Last Captive-Bred SeaWorld Orca Dies

July 25, 2017 Updated: July 31, 2017

Kyara, the last killer whale born in captivity under SeaWorld’s former orca-breeding program has died.

The three-month old killer whale had an infection and was being treated at the park’s Animal Hospital. But despite best efforts over the last three months and the last three days of critical care, she passed away, SeaWorld announced on Monday.

“Kyara had a tremendous impact on each of her care staff, not to mention all of the guests that had the chance to see her,” said orca trainer Julie Sigman in a statement. “From late nights to early morning, rain or shine, we dedicate our lives to these animals, and this loss will be felt throughout the entire SeaWorld family.”

The official cause of death has not been released yet, but SeaWorld’s veterinary and animal care teams believe she had pneumonia, which they were “aggressively treating.”

The expert veterinary team had Kyara under 24-hour care and watch, any infections were treated with antimicrobials, including antibiotics. She was also hand-fed every day multiple times a day to ensure she received the nutrition she needed.

SeaWorld plans to conduct a detailed post-mortem examination and release an update at a later date.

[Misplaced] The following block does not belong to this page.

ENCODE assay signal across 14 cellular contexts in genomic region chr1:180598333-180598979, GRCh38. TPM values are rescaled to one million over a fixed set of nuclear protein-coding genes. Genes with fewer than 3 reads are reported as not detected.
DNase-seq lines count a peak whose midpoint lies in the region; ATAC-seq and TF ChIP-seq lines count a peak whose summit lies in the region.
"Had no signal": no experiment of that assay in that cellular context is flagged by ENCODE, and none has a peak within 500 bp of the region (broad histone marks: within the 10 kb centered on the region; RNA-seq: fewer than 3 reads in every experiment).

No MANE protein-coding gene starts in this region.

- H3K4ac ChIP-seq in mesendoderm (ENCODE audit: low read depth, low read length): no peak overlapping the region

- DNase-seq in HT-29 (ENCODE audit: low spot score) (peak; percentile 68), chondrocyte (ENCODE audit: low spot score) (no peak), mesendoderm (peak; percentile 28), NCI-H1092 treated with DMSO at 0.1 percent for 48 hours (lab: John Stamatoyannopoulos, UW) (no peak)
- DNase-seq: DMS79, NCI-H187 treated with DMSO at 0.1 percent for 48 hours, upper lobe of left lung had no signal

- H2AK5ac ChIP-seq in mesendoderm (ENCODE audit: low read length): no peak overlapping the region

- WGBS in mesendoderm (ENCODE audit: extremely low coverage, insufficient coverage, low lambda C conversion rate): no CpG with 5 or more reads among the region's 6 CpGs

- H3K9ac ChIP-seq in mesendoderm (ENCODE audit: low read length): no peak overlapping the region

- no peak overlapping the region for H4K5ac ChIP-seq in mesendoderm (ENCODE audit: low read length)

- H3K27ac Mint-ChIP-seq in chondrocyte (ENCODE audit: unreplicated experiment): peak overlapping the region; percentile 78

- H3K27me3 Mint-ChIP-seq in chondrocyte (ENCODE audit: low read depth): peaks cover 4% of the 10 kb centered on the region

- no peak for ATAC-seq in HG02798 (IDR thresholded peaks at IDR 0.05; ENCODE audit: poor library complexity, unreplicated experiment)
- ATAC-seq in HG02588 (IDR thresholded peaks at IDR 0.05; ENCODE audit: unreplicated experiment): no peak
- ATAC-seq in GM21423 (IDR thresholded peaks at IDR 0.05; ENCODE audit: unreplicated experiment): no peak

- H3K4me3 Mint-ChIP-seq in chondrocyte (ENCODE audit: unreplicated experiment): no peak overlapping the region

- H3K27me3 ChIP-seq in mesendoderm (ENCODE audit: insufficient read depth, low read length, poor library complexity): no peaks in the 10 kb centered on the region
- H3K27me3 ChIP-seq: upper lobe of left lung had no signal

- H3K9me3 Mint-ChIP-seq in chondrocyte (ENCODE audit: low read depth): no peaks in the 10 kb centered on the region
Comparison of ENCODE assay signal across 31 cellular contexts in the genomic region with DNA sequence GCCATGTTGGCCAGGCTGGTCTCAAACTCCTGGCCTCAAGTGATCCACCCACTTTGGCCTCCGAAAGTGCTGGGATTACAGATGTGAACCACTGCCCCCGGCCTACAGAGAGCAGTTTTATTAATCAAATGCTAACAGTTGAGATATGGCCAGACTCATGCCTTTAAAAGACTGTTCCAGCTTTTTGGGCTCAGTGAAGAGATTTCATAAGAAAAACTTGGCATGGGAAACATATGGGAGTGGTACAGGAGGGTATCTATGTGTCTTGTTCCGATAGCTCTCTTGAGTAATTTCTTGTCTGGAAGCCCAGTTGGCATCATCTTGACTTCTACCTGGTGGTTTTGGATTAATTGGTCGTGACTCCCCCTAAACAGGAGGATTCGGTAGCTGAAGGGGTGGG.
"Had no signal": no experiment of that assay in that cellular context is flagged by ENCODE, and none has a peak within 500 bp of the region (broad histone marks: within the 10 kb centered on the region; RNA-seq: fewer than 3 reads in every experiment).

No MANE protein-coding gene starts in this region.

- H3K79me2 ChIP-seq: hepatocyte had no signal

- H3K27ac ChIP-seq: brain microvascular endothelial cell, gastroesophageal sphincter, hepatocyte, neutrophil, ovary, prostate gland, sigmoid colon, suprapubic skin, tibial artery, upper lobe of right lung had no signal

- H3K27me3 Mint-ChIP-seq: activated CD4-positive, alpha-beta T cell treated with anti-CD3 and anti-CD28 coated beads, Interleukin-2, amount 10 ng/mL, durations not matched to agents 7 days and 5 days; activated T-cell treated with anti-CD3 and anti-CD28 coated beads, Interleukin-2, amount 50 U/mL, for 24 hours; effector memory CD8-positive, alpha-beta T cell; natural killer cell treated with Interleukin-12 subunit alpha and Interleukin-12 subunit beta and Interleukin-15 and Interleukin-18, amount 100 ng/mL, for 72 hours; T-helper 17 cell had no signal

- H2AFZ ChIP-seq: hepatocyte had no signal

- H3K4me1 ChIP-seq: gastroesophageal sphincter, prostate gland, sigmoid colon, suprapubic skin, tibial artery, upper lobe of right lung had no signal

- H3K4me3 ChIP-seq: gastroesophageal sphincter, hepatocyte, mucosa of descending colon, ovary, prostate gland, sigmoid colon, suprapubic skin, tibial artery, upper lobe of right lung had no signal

SeaWorld ended its orca breeding program in March 2016 due to pressure from animal rights protests and shifting public opinion about orcas, dolphins and other animals being held in captivity. 

Blackfish,” a documentary about whales in captivity and featured the SeaWorld killer whale, Tilikum, who killed trainer Dawn Brancheau, generated massive backlashes against SeaWorld. 

As a result of the film, several high-profile music artists canceled scheduled appearances at SeaWorld parks, including Willy Nelson who backed out of SeaWorld’s “Bands, Brews & BBQ” concert series, wrote The New York Times.

Tilikum died of bacterial pneumonia in January, according to SeaWorld

SeaWorld claims that Kyara’s death was not caused by being in captivity, and says pneumonia is the most common cause of mortality and illness among whales and dolphins, both in the wild and in zoological facilities.

Former SeaWorld orca trainer John Hargrove says SeaWorld is insane for continuing to say their orcas are healthy and thriving despite deaths from illness and disease. 

SeaWorld has not collected a wild orca in nearly 40 years, and most of its orcas were born in captivity. The orcas have never lived in the wild and could not survive in the ocean, wrote SeaWorld. 

SeaWorld introduced “inspiring, natural orca encounters,” instead of “theatrical shows.”

According to the nonprofit, Whale and Dolphin Conservation, worldwide there are 61 orcas in captivity. SeaWorld has 22 of those orcas in its three parks in the United States.